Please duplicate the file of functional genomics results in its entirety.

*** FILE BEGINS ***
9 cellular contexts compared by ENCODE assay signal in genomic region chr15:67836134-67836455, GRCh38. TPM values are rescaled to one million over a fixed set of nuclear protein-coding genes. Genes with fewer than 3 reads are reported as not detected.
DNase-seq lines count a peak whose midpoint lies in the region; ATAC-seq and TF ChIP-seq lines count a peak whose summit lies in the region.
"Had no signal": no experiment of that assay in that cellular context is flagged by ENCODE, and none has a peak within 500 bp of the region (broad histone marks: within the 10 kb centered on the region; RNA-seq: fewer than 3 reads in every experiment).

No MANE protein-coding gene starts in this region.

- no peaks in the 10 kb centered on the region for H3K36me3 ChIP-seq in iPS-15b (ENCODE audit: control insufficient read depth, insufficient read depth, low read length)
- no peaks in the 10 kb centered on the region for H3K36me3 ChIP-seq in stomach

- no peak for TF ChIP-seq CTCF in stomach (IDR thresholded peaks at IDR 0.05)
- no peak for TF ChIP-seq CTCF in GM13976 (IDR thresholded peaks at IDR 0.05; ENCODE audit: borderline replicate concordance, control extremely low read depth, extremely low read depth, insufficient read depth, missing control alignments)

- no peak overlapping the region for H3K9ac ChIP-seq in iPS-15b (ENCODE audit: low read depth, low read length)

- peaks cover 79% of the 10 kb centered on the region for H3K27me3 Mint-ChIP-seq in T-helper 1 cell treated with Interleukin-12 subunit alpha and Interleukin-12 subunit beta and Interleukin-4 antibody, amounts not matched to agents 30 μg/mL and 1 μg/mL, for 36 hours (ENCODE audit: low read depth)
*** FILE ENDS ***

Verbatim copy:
9 cellular contexts compared by ENCODE assay signal in genomic region chr15:67836134-67836455, GRCh38. TPM values are rescaled to one million over a fixed set of nuclear protein-coding genes. Genes with fewer than 3 reads are reported as not detected.
DNase-seq lines count a peak whose midpoint lies in the region; ATAC-seq and TF ChIP-seq lines count a peak whose summit lies in the region.
"Had no signal": no experiment of that assay in that cellular context is flagged by ENCODE, and none has a peak within 500 bp of the region (broad histone marks: within the 10 kb centered on the region; RNA-seq: fewer than 3 reads in every experiment).

No MANE protein-coding gene starts in this region.

- no peaks in the 10 kb centered on the region for H3K36me3 ChIP-seq in iPS-15b (ENCODE audit: control insufficient read depth, insufficient read depth, low read length)
- no peaks in the 10 kb centered on the region for H3K36me3 ChIP-seq in stomach

- no peak for TF ChIP-seq CTCF in stomach (IDR thresholded peaks at IDR 0.05)
- no peak for TF ChIP-seq CTCF in GM13976 (IDR thresholded peaks at IDR 0.05; ENCODE audit: borderline replicate concordance, control extremely low read depth, extremely low read depth, insufficient read depth, missing control alignments)

- no peak overlapping the region for H3K9ac ChIP-seq in iPS-15b (ENCODE audit: low read depth, low read length)

- peaks cover 79% of the 10 kb centered on the region for H3K27me3 Mint-ChIP-seq in T-helper 1 cell treated with Interleukin-12 subunit alpha and Interleukin-12 subunit beta and Interleukin-4 antibody, amounts not matched to agents 30 μg/mL and 1 μg/mL, for 36 hours (ENCODE audit: low read depth)